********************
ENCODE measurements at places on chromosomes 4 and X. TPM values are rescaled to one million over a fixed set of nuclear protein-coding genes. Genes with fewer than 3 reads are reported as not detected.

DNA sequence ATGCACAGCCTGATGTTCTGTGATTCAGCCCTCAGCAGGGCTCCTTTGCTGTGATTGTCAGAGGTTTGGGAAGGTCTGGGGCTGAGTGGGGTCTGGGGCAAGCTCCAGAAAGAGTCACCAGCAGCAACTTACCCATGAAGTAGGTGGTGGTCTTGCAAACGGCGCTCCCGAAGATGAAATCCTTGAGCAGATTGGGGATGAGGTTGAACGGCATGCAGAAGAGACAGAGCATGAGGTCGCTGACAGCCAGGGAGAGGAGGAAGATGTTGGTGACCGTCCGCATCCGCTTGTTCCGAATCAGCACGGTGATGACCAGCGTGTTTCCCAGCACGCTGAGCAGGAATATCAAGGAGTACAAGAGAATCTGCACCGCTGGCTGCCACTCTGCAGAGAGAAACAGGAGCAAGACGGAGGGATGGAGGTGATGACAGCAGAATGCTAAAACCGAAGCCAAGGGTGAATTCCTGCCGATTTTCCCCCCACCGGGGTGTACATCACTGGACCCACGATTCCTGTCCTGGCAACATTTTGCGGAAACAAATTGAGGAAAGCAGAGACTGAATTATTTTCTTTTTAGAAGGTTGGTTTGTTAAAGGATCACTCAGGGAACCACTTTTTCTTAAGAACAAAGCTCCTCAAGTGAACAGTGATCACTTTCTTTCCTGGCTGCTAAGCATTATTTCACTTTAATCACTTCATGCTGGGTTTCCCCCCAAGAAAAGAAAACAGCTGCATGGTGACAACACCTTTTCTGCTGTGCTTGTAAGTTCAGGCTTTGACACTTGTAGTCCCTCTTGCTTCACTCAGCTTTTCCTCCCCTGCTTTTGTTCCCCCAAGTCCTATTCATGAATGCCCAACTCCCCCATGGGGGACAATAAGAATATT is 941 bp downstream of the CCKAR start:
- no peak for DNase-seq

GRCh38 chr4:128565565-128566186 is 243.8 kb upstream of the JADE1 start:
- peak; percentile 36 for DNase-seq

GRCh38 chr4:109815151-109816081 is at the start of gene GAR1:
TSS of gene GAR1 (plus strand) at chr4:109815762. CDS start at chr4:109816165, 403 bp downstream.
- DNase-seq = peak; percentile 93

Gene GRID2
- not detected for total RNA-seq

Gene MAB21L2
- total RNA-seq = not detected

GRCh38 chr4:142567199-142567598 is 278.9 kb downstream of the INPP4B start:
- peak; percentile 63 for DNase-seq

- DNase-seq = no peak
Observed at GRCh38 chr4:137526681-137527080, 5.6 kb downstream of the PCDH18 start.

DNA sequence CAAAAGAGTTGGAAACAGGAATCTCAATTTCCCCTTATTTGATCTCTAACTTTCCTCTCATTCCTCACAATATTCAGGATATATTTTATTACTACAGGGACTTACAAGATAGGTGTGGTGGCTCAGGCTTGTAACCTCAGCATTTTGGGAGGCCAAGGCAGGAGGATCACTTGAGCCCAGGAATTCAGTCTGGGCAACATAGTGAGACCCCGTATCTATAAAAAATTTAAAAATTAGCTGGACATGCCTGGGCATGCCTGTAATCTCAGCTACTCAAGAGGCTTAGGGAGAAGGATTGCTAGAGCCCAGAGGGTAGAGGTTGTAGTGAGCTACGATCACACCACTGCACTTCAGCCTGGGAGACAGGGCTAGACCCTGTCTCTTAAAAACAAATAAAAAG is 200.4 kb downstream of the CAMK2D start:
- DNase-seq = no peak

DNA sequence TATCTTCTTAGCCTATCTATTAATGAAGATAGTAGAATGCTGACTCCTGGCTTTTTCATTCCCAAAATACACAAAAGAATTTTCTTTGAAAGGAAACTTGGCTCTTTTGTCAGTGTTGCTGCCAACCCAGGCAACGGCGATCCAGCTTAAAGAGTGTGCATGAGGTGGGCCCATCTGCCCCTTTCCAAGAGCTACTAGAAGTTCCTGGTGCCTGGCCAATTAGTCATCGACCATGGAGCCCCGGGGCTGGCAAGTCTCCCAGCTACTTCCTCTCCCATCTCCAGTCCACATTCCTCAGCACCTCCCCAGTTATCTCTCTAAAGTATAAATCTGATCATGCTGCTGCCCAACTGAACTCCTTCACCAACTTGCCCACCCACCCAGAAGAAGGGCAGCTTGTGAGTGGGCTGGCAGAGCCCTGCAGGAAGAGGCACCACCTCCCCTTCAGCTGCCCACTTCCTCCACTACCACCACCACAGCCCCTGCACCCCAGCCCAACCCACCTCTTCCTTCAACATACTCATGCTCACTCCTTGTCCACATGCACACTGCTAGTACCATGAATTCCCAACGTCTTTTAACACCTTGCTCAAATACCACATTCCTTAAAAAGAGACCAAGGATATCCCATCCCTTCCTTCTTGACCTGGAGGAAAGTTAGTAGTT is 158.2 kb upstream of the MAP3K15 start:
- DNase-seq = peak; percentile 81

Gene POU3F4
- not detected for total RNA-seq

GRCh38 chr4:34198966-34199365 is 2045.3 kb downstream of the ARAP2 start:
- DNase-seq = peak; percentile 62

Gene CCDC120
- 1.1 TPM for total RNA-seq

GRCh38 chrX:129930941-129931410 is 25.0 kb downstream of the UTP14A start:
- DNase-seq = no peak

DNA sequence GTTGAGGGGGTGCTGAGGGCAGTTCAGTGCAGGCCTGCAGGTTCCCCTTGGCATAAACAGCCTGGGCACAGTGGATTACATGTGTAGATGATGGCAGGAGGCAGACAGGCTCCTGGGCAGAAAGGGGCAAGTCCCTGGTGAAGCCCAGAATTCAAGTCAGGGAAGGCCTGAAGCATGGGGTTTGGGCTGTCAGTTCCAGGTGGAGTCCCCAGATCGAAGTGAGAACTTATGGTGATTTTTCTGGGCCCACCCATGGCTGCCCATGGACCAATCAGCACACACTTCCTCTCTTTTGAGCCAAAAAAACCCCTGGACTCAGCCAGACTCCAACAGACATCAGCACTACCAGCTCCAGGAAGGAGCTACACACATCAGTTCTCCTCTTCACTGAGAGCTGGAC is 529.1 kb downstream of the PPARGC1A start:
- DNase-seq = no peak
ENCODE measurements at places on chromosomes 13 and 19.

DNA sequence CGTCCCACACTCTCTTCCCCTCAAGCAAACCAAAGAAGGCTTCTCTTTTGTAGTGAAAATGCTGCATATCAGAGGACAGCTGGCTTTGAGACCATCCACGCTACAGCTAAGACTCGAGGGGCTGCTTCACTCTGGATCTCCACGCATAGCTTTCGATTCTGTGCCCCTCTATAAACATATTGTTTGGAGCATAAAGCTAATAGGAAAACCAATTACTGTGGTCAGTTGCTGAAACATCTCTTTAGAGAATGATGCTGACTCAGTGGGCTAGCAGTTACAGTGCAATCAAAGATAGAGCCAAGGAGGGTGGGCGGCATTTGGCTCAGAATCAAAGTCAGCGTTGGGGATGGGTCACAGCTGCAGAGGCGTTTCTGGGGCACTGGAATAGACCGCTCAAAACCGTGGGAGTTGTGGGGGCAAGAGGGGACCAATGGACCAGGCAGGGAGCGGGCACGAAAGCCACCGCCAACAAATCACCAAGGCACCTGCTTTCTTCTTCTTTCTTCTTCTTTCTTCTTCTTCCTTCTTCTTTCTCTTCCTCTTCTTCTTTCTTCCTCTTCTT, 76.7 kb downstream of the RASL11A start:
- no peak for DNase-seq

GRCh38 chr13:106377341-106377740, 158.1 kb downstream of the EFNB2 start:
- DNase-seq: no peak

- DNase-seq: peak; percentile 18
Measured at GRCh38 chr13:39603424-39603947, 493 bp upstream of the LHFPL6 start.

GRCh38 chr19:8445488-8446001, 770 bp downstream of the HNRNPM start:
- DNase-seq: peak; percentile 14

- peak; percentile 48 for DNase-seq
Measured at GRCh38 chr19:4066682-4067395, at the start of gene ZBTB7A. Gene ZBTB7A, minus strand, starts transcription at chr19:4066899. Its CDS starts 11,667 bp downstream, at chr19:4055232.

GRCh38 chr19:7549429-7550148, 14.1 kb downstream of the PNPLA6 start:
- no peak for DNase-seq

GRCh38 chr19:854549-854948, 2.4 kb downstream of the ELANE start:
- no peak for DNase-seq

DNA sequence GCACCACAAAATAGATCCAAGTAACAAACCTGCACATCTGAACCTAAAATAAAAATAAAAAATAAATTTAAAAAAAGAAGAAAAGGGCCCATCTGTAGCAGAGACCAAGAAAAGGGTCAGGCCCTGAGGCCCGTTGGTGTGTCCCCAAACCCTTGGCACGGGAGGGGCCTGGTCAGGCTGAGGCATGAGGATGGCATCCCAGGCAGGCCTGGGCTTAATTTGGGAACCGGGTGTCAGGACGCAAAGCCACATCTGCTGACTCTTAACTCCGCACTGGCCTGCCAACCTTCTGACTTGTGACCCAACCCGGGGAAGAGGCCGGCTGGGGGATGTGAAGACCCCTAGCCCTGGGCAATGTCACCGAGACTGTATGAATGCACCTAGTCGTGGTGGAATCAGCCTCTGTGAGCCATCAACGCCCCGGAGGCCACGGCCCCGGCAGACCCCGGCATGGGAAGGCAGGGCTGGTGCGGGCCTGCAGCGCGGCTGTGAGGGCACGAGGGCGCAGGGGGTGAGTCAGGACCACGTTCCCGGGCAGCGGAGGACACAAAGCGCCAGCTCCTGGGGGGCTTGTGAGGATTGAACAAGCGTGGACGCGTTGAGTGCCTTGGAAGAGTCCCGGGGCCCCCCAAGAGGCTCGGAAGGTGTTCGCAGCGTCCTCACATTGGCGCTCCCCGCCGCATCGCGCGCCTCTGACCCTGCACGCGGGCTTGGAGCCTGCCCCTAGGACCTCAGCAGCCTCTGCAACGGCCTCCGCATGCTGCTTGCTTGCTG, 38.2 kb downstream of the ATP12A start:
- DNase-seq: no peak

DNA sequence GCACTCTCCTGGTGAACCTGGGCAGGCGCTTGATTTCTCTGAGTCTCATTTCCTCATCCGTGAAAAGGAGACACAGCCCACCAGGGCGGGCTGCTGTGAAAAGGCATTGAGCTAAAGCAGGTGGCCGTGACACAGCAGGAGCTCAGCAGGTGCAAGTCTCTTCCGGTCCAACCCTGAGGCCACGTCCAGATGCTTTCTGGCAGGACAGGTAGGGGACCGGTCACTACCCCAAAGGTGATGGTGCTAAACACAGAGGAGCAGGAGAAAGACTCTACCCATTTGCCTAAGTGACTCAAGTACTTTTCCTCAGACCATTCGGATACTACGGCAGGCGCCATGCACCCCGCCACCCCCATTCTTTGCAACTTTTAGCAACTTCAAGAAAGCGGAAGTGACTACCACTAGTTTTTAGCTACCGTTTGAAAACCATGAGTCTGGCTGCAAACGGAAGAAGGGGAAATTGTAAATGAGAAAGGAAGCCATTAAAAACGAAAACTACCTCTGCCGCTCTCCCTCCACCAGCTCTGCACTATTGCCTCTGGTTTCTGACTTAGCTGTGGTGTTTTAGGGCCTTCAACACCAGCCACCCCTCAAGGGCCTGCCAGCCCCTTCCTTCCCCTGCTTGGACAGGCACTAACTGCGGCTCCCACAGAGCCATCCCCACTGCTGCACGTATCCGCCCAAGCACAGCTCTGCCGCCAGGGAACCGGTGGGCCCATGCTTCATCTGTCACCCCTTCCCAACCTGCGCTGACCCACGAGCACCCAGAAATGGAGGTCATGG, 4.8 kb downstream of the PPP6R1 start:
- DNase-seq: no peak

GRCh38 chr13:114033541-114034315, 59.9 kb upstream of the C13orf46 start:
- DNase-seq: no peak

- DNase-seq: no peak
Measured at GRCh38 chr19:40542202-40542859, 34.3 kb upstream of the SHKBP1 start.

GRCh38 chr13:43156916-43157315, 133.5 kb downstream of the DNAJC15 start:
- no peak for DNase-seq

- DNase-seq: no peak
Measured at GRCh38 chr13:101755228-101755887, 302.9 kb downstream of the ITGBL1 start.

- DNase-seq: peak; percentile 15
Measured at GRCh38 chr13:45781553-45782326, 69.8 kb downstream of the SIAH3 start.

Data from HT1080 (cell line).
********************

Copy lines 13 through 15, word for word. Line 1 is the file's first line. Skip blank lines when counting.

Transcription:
GRCh38 chr4:142567199-142567598 is 278.9 kb downstream of the INPP4B start:
- peak; percentile 63 for DNase-seq

- DNase-seq = no peak